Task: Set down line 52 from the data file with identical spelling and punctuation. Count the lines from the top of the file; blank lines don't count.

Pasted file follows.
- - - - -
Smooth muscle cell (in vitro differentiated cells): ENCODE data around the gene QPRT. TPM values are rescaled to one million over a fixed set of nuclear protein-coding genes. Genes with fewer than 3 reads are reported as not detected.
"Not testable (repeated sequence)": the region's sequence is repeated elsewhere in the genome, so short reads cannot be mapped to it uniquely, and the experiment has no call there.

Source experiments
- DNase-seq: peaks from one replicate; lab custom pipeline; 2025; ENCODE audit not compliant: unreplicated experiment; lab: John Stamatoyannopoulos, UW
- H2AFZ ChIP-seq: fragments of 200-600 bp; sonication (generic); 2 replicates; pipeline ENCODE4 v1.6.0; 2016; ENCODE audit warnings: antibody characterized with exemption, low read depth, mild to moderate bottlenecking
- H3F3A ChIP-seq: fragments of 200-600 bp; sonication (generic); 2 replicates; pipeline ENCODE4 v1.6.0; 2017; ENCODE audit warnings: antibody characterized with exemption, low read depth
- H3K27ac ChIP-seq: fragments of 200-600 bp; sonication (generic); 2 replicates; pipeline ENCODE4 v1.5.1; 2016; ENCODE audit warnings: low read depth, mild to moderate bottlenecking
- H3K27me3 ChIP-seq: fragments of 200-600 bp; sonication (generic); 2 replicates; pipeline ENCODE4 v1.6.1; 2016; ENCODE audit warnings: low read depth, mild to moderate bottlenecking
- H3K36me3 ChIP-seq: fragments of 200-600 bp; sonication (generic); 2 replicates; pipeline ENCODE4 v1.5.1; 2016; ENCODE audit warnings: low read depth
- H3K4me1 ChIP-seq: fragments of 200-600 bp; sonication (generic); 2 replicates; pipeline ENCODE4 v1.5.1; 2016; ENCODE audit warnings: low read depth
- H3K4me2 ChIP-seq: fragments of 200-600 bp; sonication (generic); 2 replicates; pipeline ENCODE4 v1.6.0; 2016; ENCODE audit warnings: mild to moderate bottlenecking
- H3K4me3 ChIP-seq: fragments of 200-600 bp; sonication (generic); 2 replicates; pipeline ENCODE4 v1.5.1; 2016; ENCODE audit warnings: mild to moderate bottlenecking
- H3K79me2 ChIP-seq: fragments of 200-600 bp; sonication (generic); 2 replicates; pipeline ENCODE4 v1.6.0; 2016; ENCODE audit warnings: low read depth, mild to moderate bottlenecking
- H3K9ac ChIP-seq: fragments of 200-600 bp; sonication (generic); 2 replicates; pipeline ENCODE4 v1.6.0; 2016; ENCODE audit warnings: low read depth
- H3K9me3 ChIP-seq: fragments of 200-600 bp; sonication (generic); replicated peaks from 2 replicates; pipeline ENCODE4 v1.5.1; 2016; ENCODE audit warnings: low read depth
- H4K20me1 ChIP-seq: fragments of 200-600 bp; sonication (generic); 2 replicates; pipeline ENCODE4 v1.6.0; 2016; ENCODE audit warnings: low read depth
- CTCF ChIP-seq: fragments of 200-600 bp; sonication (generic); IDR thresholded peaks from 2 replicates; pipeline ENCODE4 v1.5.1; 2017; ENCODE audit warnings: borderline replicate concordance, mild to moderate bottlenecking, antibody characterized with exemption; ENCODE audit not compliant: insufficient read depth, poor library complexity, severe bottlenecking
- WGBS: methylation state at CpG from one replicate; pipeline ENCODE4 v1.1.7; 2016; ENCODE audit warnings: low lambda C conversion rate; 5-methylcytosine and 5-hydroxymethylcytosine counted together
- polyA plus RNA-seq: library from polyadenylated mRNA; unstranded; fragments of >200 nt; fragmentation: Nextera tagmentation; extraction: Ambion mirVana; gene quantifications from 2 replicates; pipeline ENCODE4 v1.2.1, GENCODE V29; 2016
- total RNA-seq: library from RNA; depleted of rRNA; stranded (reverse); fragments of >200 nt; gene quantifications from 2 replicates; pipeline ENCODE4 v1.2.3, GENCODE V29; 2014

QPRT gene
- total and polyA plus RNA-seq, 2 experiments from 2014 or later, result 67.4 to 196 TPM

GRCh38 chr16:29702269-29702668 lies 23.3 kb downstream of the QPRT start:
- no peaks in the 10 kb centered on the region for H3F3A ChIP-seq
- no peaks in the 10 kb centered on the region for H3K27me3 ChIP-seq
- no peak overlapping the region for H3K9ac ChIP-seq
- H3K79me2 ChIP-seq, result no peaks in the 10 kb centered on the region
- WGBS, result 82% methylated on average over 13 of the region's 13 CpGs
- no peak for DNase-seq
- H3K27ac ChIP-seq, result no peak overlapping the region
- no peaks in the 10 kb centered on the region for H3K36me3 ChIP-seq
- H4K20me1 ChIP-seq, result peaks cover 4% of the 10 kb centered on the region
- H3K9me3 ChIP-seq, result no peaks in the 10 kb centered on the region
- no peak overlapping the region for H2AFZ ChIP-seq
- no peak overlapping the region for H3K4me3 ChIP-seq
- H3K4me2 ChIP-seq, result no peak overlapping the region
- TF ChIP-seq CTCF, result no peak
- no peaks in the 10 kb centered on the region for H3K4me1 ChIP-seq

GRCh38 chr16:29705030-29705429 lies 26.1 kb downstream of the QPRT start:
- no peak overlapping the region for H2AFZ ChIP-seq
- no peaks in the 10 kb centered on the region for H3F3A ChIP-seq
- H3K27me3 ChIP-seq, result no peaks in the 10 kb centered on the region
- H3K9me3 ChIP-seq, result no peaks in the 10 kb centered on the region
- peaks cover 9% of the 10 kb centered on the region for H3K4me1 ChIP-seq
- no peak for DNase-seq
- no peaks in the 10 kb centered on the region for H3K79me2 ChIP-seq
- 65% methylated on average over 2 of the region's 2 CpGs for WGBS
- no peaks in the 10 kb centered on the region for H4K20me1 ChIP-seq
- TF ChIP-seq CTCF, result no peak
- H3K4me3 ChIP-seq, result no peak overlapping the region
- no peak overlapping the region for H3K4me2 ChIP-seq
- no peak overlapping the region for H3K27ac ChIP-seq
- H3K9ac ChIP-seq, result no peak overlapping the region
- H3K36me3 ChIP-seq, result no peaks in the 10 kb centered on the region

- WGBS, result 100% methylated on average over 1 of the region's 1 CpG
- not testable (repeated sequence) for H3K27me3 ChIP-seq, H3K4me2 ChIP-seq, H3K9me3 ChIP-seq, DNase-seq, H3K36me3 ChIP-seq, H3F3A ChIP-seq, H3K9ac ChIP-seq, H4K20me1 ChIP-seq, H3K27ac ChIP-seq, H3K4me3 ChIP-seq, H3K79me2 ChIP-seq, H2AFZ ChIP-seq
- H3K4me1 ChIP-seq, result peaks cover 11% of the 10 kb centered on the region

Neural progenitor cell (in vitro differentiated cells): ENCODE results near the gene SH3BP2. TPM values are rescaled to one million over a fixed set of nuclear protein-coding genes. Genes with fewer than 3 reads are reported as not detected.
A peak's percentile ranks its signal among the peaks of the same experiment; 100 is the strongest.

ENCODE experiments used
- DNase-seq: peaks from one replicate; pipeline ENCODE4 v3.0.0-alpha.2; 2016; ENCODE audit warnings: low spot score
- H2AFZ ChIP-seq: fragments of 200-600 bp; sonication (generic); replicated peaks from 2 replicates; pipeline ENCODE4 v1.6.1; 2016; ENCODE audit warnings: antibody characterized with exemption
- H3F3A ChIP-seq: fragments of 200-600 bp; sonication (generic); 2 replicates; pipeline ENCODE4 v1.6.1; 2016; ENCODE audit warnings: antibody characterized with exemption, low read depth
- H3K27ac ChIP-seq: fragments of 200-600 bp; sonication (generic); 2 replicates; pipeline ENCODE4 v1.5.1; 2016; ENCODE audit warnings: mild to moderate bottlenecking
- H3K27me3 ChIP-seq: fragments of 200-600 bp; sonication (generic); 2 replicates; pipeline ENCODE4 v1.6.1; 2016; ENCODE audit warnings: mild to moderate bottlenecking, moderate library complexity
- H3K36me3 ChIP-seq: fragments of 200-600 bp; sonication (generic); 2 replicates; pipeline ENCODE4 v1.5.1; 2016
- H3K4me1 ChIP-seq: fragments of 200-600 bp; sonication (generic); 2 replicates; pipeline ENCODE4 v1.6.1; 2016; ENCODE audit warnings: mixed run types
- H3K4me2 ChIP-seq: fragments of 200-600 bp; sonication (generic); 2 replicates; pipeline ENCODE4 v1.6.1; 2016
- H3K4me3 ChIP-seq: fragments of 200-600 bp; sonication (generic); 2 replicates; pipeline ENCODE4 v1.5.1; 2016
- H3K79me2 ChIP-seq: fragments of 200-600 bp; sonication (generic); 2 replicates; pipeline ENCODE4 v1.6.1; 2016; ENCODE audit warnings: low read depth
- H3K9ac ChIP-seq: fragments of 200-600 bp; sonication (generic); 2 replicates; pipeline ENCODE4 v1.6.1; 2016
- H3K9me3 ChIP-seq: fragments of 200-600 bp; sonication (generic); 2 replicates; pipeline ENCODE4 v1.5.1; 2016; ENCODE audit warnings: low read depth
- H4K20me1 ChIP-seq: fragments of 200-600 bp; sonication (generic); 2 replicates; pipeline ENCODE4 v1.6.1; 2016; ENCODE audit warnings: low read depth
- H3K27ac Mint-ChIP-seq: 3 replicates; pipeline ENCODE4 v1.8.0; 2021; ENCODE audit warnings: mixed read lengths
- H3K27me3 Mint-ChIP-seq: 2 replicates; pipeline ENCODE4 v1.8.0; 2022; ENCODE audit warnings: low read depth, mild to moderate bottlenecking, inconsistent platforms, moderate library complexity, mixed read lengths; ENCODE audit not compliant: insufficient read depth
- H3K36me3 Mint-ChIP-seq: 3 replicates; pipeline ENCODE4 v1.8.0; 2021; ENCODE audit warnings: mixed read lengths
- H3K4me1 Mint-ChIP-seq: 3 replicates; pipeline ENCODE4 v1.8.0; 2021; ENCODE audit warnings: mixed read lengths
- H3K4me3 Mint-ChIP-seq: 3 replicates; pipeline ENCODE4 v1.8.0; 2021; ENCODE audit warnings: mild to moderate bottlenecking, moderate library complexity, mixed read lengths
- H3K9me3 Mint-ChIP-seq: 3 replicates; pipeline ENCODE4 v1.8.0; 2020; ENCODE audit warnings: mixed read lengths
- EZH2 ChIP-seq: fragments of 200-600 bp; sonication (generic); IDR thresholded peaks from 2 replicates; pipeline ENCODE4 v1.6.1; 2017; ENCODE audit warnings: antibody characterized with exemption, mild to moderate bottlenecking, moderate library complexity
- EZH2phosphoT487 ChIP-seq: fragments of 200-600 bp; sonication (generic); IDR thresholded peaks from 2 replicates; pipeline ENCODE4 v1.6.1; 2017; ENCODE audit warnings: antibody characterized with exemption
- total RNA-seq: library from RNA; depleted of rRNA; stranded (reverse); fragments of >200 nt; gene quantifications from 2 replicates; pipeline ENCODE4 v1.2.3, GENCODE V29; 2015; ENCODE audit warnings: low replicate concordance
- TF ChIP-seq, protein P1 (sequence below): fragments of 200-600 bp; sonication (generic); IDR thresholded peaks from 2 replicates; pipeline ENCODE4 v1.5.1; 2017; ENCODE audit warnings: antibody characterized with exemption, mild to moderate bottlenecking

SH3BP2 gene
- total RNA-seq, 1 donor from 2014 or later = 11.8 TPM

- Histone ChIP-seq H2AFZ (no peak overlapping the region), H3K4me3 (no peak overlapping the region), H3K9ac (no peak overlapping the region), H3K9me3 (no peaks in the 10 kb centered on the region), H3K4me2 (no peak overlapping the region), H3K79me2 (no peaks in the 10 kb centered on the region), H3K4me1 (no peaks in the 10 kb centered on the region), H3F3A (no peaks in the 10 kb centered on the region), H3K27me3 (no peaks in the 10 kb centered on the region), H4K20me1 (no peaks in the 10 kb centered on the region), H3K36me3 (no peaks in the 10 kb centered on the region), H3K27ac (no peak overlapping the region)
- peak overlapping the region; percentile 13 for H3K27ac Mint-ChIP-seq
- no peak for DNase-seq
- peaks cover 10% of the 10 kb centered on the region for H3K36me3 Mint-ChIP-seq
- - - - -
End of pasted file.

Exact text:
- no peak overlapping the region for H3K27ac ChIP-seq